Last Word

World Records and Sur­pass­ing Great­ness

Pedal Magazine - - Contents - BY GORD SIN­GLE­TON

Set­ting a world record is an ac­com­plish­ment that sur­passes great­ness. It is a win­dow of op­por­tu­nity that is given to you and then you take it to the next level. You be­come a trail­blazer in the relay of life, set­ting the mark for the next priv­i­leged one who will catch your ba­ton and as­cend to a new height. Let’s face it, records are set and meant to be bro­ken. It is a mo­ment in time that is fleet­ing, but that mo­ment is one of life’s great honours. It makes you a part of the evo­lu­tion of life.

Break­ing a world record is a mo­ment in time when the en­vi­ron­ment has to be ab­so­lutely per­fect. In 1980, I broke the 200-me­tre, 500-me­tre and 1,000-me­tre world records in Mex­ico City. The 333-me­tre out­door velo­drome in Mex­ico City was cho­sen due to its high al­ti­tude and re­fined air pres­sure, mak­ing it the fastest track in the world. To­day, the Union Cy­cliste In­ter­na­tionale (UCI) has man­dated that all in­door tracks are specif­i­cally 250 me­tres. We’ve learned to con­trol the at­mo­spheric pres­sure by rais­ing the in­door tem­per­a­ture to 28°C.

My records were ac­com­plished com­pletely out of com­pe­ti­tion. There were no scream­ing fans, no elec­tric­ity in the air – it was sim­ply man and ma­chine ver­sus dis­tance and time. On Sept. 24, 2017, the Mil­ton Velo­drome was the scene of World Hour Record at­tempts, and very much like the at­mos­phere in Mex­ico City, the velo­drome only had a hand­ful of spec­ta­tors con­sist­ing mostly of fam­ily and friends of the par­tic­i­pants. Self-mo­ti­va­tion and courage were the or­der of the day and es­sen­tial to en­dure the pain and suf­fer­ing of sus­tain­ing a World Hour Record pace.

Like any great ac­com­plish­ment in life, prepa­ra­tion is a pre­req­ui­site and it is the key that pro­vides the con­fi­dence you need to over­come your demons when go­ing into bat­tle. It is im­por­tant to as­sess a sit­u­a­tion fully be­fore you com­mit to ven­tur­ing into the un­known. Prepa­ra­tion gives you the con­fi­dence to take a leap of faith. But you can’t just have faith; you must re­al­is­ti­cally as­sess your prepa­ra­tion. Prepa­ra­tion is com­pletely dif­fer­ent for each and ev­ery racer.

Giuseppe Mari­noni be­gan a cou­ple of years prior. He called on the ex­per­tise of men­tor Eric Van den Eynde for sup­port, ini­tially work­ing hard to get his body back into con­di­tion to with­stand the in­tense train­ing. Ed Veal con­tin­ued his rac­ing and train­ing regime, but fo­cused on op­ti­miz­ing his per­for­mance for a 60-minute ef­fort.

I was in a sim­i­lar sit­u­a­tion when for five years I was pre­par­ing for the 1980 Olympics. Af­ter the 1980 Olympic boy­cott was an­nounced, I turned my fo­cus to­ward a new goal. It was eight weeks of noth­ing but speed and power and aim­ing to do it all on one spe­cific des­ig­nated day and mo­ment.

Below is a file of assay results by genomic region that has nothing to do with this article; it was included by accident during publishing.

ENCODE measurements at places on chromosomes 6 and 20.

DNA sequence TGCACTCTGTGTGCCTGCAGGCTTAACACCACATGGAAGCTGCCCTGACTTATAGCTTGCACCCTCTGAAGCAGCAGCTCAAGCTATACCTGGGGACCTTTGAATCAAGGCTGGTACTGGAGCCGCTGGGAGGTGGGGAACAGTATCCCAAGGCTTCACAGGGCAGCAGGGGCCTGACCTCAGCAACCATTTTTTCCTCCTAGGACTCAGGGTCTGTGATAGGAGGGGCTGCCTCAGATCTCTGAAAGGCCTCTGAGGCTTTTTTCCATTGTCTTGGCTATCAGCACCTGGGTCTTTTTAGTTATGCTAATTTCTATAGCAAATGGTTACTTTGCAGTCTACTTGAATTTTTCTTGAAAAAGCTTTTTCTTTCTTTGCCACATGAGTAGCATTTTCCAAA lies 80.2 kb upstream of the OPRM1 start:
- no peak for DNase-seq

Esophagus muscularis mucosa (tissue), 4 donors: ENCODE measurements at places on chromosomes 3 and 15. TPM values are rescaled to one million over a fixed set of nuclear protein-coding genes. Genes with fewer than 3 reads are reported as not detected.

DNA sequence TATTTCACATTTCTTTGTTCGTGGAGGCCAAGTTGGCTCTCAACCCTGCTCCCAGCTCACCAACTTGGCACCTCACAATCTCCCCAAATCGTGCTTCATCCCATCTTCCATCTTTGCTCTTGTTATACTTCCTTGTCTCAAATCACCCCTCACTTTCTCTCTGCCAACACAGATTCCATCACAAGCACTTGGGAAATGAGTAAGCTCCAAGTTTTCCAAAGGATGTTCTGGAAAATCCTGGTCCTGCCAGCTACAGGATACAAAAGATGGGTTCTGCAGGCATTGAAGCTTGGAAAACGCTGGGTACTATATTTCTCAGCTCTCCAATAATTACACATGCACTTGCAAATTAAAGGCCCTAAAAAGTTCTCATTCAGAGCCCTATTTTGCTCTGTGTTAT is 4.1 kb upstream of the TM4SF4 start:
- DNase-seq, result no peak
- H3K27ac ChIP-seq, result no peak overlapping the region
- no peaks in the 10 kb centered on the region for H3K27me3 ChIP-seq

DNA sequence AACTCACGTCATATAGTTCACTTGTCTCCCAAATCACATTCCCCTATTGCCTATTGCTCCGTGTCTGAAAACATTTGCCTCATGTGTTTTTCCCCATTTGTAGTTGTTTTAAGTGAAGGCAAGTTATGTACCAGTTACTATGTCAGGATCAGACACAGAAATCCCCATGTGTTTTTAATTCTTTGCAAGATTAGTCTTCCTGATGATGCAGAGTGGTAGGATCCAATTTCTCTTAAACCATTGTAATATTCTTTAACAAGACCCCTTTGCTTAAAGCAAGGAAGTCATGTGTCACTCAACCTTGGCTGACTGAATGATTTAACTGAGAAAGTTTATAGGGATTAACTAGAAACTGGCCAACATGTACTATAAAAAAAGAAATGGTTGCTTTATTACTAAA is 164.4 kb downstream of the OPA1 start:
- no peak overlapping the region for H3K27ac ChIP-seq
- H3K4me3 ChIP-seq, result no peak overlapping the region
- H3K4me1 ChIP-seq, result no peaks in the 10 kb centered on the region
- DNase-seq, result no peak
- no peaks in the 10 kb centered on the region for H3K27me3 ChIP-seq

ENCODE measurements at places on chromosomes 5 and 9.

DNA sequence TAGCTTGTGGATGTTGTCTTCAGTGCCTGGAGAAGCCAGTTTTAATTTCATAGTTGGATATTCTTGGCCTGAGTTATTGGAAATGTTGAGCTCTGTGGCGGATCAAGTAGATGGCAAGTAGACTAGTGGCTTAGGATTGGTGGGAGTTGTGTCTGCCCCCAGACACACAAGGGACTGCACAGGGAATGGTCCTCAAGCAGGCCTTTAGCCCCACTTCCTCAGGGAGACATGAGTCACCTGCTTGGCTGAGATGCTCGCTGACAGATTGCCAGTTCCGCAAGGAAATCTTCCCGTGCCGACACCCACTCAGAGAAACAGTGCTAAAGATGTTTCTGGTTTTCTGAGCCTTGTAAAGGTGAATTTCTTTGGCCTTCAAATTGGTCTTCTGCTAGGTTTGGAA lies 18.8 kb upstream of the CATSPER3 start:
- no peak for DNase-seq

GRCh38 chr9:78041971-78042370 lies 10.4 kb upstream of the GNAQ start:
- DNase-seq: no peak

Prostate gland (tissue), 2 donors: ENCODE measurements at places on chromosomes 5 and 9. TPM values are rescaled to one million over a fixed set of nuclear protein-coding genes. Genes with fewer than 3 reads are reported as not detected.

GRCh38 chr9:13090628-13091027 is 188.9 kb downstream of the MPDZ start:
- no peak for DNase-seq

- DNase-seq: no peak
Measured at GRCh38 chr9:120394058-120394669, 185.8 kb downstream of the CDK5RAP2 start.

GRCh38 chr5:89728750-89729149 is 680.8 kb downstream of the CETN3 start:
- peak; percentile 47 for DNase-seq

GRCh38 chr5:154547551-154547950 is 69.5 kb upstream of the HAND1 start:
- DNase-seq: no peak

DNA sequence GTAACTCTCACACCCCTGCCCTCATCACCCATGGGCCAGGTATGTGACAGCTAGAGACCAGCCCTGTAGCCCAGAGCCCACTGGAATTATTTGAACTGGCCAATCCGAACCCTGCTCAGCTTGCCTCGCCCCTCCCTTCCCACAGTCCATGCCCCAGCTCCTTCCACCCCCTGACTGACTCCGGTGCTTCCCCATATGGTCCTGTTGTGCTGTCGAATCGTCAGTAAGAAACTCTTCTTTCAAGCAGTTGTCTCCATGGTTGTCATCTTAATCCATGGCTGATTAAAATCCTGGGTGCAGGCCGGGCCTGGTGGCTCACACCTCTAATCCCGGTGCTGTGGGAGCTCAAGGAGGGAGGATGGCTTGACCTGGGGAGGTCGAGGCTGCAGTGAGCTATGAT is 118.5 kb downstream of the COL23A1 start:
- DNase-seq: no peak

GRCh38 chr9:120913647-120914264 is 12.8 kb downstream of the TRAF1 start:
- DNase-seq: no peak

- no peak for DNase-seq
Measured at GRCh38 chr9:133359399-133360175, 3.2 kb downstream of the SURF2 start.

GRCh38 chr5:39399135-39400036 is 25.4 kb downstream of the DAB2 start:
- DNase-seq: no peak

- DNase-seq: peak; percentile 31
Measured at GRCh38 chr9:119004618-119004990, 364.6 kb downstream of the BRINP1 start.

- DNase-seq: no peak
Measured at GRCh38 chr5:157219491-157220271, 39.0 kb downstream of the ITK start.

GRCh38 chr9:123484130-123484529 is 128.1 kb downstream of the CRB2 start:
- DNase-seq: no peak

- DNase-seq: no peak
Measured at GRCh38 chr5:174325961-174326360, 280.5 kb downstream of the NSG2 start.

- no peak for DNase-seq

If we look back when cy­cling records were first es­tab­lished, many as­pects have evolved. Velo­dromes have changed. Track sur­faces have im­proved. We’ve moved en­tirely in­doors. No more are there 500-me­tre or 333-me­tre out­door velo­dromes. The UCI has reg­u­la­tions con­cern­ing bi­cy­cle ge­om­e­try, and F1 re­search, tech­nol­ogy and aero­dy­nam­ics have be­come the norm. Bud­gets and fi­nan­cial sup­port have taken train­ing and equip­ment to an en­tirely dif­fer­ent level then ex­isted for those who at­tempted the feat in the grass­root stages of the sport.

Sir Bradley Wig­gins of Great Bri­tain, with an al­most un­lim­ited fi­nan­cial bud­get and no stone was left unturned, broke the Open World Hour Record in 2015, rid­ing 54.526 kilo­me­tres in one hour. Team

Sky spent £6000 to per­fect the ef­fi­ciency of the bi­cy­cle chain alone. Mari­noni used a bike he had per­son­ally hand­crafted for the late great Jo­ce­lyn Lovell in 1978. Fit­ted with disc wheels and aero bars, he set off in pur­suit, and 60 min­utes later, a new mark was es­tab­lished in the 80+-age cat­e­gory – 39.004 kilo­me­tres.

After­ward, Mari­noni said, ”I got hun­gry near the end, but I was too ner­vous to eat be­fore the ride.” Ed Veal (40-44 age cat­e­gory) was very con­fi­dent in his equip­ment se­lec­tion and used the same bike as he had for his pre­vi­ous at­tempt back in 2015. He said, “The big dif­fer­ence was my knowl­edge of what to ex­pect.”

At the end of the day, it takes an enor­mous amount of courage for an ath­lete to men­tally ar­rive at this level of high per­for­mance. It takes a tremen­dous de­ter­mi­na­tion to re­main fo­cused dur­ing the record at­tempt and, even more im­por­tantly, ear­lier de­ter­mi­na­tion to re­main fo­cused dur­ing the prepa­ra­tion. Ev­ery­thing you strive for and at­tempt to do in life is in­flu­enced by doubt and be­lief.

Suc­cess is ac­com­plished by never let­ting doubt win. In­stead, be­lief pushes you to­ward your goal. When you whole­heart­edly be­lieve in your­self and have faith you have ac­com­plished all men­tal and phys­i­cal prepa­ra­tions, suc­cess hap­pens without sur­prise.

Giuseppe Mari­noni, 80 years old, achieved a mile­stone set­ting a World Hour Record again.

Giuseppe Mari­noni: the man, the leg­end

Mari­noni, the renowned frame builder

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